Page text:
Relationship between patient costs and patient pathways
Journal article, 2019
Purpose – The purpose of this paper is to identify actual (as-is) patient pathway variation among breast
cancer patients and to investigate the relationship between pathways and the cost incurred by patients.
Design/methodology/approach – Both quantitative and qualitative methods were employed to analyze
data from four Swedish hospital groups. Quantitative methods include event-log data mining and statistical
analyses on the related patient cost from the Swedish breast cancer quality registry and case-costing system.
Qualitative methods included collaboration with and interviewing domain experts.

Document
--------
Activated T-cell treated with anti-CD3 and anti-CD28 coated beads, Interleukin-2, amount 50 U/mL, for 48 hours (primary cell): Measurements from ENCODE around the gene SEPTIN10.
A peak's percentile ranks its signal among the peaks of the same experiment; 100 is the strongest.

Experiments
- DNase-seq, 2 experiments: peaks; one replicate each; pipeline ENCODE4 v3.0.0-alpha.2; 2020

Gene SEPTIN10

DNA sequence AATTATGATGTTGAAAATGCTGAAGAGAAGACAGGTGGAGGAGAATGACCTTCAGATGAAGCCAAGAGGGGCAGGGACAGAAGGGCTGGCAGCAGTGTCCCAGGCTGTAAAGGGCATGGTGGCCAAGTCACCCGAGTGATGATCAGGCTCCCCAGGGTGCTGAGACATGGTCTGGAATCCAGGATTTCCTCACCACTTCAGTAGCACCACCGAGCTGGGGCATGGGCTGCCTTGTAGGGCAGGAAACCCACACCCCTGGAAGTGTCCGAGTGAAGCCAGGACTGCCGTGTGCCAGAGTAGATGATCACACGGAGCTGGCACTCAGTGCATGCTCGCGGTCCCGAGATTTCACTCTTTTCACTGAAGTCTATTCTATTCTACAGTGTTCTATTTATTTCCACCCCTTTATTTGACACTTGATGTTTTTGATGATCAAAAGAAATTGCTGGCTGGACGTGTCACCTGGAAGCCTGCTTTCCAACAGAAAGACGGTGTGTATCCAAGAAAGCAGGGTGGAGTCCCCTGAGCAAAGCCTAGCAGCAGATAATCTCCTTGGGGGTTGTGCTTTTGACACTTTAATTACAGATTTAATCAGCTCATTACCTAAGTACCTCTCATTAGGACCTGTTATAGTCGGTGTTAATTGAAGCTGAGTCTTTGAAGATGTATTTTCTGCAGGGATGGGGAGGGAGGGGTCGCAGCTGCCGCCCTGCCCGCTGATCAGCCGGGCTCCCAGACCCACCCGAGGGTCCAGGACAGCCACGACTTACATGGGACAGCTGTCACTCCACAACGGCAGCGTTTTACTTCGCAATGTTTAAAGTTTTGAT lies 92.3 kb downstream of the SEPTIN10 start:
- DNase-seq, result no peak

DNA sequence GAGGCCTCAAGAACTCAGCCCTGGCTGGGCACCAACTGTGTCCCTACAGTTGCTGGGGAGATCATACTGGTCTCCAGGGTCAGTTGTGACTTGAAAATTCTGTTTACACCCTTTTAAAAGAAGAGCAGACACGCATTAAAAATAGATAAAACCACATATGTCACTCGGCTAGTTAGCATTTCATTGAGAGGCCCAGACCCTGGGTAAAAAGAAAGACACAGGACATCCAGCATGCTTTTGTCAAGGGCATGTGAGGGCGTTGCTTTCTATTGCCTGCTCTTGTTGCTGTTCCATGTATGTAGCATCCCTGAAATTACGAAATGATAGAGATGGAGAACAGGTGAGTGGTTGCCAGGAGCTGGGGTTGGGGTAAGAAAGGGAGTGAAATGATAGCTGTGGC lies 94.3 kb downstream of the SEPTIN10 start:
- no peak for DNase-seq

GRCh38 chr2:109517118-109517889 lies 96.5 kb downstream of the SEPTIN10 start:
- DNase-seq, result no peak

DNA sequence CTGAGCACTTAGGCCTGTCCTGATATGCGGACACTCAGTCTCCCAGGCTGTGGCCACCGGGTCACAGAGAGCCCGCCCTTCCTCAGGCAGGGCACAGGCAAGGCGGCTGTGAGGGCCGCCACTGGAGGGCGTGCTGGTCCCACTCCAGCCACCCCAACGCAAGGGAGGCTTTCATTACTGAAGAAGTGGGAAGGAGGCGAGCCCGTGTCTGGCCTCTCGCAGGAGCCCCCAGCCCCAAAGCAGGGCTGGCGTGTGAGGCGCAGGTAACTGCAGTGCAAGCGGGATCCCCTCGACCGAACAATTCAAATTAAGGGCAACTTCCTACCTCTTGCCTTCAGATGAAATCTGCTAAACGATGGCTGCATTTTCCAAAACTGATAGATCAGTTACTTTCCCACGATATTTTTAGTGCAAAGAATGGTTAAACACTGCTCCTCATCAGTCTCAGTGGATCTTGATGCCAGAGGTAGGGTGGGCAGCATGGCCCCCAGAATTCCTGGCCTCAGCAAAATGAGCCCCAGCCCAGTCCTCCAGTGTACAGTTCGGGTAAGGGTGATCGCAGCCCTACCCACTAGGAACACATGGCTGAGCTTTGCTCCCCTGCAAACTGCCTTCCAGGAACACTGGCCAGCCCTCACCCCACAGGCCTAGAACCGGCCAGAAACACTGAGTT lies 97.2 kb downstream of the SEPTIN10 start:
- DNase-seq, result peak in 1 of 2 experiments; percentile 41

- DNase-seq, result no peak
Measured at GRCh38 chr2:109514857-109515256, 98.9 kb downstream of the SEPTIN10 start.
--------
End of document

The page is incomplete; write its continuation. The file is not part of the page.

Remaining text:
Findings – Unique pathways, followed by only one patient, were generally costlier than the most and less
frequent pathways. Earlier study findings are confirmed for mastectomy patients, withmore frequent pathways
having a lower cost, whereas contradicting and inconclusive results emerged for the partial mastectomy patient
groups. Highest variation in pathways was identified for patients receiving chemotherapy.
Practical implications – The common belief – if one follows a standardized patient pathway, then the cost
will be lower – should be re-examined based on the actual pathways that occur in reality.
Originality/value – The relationships between patient pathways and patient cost allow more complex
insights, beyond the general causal relationship between successfully implementing a “to-be” care pathway
and lower cost. This highlights data-driven research’s importance, where actual pathways (as-is) provide
more useful information than to-be care pathways.